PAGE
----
Relationships in the Cyber Era
Nowadays, when APT (Advanced Persistent Threat) attacks have become common and the level of damage to enterprise organizations is severe and largely increasing, our role is to prepare for the APT era. According to a study by VARONIS, it takes about 160 days to discover an APT and approximately an additional 60 days to contain the event. Oftentimes, the awareness of APT comes after an IMPACT has already been created for the organization, which is of course too late. Defense Technology and business organizations will always have the challenge of seizing APT attacks and this requires a different approach on several levels. As CISO, we are committed to changing our attitude and not adopting only advanced technological tools. The current awareness is not appropriate for this kind of situation and in this article I will suggest how to increase the chances of stopping APT by shifting the awareness towards creating lasting relationships in the organization that will help prevent APT events and achieve an even faster containment in cases of impact.
Lateral Move has become an art form adopted by attackers. They work according to a regulated PlayBook and every action is carefully calculated to stay under the radar. Using obfuscated tools and the fast deletion of traces of any operation make it very difficult to detect by cybersecurity systems. Some of the goals in Lateral Move are to gain control over privileged accounts but, like any human, the attackers also make mistakes.
A random irregular action can raise general, but insufficient, suspicion to link the incident to a hostile cyberattack that requires informing the cyber team. The awareness plans applied by an enterprise with a global presence and thousands of employees are ineffective in the event of such an attack. Professional ongoing relationships should be created in order to enable linking abnormal activity to an APT attack and also a faster containment of the cyber event that has already occurred.
Despite my extensive experience, I am not a great relationship expert and will probably still be in the learning stage for the rest of my life. But I do know that there are a number of basic things in any relationship that are mandatory for success.
Choosing a Partner
I give first priority to choosing the partner to build a relationship with. We cannot build many relationships, and certainly not in an enterprise that has tens of thousands of employees, hundreds of departments and is located in numerous places around the globe. We need to carefully select the departments we want; I would choose them based on criticality to the organization and also based on an equally important parameter in places we know we are more vulnerable and exposed.
When we want a relationship to succeed we must invest in it; essentially, if we decide to invest we will, of course, need the appropriate resources. First, create a dialogue with the department’s management, while understanding the business and building relationships with key employees. Participating and creating joint meetings has sewed both ends and must be continuous. Create an understanding on the other side of the importance of paying attention to things that seem wrong. Become an advisory factor to decrease False Positive and raise interest on the other side. Assume that even a strong, well-built relationship without regular cultivation will reduce the ability to identify and contain an APT event.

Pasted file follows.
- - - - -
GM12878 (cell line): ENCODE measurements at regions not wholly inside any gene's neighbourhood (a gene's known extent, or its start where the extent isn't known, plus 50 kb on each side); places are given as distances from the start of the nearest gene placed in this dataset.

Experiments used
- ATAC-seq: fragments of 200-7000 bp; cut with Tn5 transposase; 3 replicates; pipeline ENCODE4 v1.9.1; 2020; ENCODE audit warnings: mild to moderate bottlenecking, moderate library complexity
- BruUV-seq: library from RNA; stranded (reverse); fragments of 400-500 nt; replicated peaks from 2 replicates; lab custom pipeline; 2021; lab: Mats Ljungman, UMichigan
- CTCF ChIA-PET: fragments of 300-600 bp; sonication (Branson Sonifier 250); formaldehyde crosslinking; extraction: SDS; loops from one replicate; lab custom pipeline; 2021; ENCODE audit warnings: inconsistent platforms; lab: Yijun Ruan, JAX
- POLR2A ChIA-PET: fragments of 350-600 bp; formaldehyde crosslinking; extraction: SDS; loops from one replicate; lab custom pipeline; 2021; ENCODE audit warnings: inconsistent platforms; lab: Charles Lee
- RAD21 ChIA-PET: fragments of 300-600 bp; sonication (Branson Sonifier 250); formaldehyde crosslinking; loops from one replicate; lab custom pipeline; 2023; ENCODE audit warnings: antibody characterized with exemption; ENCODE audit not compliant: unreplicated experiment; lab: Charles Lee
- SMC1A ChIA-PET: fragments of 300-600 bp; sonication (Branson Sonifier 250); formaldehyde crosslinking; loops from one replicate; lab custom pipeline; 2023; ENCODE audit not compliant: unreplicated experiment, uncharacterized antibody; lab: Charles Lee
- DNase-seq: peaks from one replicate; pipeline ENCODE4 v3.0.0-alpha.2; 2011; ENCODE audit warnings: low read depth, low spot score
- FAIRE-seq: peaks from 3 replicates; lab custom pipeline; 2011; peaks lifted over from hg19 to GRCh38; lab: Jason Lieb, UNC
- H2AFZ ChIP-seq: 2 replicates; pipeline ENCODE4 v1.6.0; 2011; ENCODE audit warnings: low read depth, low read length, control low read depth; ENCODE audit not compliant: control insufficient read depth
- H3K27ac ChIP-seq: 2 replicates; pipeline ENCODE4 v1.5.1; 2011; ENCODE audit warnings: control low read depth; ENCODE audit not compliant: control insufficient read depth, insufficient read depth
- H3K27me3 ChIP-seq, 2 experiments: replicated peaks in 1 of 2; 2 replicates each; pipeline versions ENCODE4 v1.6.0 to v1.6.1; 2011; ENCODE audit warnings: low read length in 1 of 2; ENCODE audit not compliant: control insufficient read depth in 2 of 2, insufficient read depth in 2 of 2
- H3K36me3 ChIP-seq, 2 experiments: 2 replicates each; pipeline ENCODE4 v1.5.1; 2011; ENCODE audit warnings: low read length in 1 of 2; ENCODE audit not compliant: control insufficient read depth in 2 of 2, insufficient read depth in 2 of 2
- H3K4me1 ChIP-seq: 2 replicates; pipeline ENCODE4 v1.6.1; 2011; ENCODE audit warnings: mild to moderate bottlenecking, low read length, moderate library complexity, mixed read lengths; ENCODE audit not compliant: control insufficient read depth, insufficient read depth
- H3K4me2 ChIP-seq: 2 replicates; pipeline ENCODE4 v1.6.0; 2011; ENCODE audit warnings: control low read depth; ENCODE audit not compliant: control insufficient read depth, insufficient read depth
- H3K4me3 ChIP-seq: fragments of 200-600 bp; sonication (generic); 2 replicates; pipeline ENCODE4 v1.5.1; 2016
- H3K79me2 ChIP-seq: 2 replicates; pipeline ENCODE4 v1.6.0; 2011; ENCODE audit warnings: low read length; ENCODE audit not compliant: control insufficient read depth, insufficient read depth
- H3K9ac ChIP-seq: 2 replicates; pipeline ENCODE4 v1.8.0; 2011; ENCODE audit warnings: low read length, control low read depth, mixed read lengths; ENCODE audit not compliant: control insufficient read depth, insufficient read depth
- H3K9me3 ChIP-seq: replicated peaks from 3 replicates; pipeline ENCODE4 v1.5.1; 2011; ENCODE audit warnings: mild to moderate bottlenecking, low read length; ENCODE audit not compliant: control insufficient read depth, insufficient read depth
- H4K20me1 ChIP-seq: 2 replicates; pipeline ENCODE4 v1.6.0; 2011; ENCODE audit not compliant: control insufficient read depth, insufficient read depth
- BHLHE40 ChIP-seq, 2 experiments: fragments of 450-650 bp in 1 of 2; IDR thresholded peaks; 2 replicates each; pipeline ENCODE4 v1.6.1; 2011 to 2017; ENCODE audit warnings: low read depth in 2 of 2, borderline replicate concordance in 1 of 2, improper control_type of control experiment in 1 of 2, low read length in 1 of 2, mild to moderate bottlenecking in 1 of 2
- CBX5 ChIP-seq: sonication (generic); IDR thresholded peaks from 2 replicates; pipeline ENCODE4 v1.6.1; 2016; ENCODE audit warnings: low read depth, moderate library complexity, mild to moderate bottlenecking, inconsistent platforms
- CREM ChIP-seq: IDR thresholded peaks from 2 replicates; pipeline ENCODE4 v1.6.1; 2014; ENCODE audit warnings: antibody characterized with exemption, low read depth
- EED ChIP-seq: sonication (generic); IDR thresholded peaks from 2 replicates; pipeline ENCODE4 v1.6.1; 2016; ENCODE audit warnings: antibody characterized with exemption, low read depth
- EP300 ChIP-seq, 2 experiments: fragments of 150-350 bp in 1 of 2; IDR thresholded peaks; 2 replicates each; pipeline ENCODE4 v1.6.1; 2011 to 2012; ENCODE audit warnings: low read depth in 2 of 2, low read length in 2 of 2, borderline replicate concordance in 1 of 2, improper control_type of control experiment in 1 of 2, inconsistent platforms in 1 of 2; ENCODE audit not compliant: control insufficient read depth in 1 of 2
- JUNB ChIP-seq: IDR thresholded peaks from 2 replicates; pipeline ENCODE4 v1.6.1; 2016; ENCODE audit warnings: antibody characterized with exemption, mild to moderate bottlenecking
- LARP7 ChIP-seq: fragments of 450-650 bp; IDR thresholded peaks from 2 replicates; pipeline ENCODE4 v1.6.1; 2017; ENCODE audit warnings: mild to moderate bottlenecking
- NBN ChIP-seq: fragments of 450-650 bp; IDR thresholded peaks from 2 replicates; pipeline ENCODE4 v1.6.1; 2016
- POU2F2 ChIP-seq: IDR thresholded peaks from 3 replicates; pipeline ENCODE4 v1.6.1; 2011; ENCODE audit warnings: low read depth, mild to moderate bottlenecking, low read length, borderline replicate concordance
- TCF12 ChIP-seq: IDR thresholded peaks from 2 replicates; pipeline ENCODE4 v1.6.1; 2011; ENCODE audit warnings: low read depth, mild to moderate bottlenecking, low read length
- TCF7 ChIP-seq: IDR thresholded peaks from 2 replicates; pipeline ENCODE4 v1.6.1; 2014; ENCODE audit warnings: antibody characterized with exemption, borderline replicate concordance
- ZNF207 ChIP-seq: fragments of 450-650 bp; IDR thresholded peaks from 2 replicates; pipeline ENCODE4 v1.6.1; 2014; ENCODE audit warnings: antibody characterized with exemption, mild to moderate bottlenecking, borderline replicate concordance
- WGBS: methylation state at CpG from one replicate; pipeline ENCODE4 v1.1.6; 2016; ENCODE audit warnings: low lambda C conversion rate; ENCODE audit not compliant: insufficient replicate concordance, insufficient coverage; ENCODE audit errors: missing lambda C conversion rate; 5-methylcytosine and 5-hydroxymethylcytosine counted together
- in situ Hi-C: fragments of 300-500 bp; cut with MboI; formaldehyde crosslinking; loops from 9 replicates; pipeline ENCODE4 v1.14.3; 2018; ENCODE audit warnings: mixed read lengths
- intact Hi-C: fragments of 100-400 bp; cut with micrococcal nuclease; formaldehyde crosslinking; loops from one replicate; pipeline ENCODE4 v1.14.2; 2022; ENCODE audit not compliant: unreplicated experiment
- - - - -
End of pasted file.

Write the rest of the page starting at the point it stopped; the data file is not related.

Routine is the enemy of every relationship; getting into a routine alone might create a kind of numbness. The topic of cyber is found in the headlines across the media almost every day and is a source of interest to people. We as professionals can give tools to employees in their personal lives and produce different methods of transferring knowledge. You can have some sort of Lunch and Learn sessions, meetings with our industry professionals regarding professional and private issues, and more. Such activity will create mutual ADDED VALUE and eventually bring about the ultimate goal, which is to maintain the workplace that provides security for us and our families.
Today, more than ever, our role as a CISO is not simple – it requires us to create a resilient and fast recovery system in cases of cyber-attacks. The effect of a cyberattack impact is great in terms of time and money – if we look around, we will see that organizations today lose tens of millions of dollars to cyberattacks and even more. Recovery times from such an attack are prolonged, therefore sustained investment in relationships is beneficial, even for a single time of prevention or containment of a cyber impact in a timely manner. Implementing such a relationship over time requires a unitary and organizational culture, and like in every relationship in our lives, the positive result is more than lucrative!!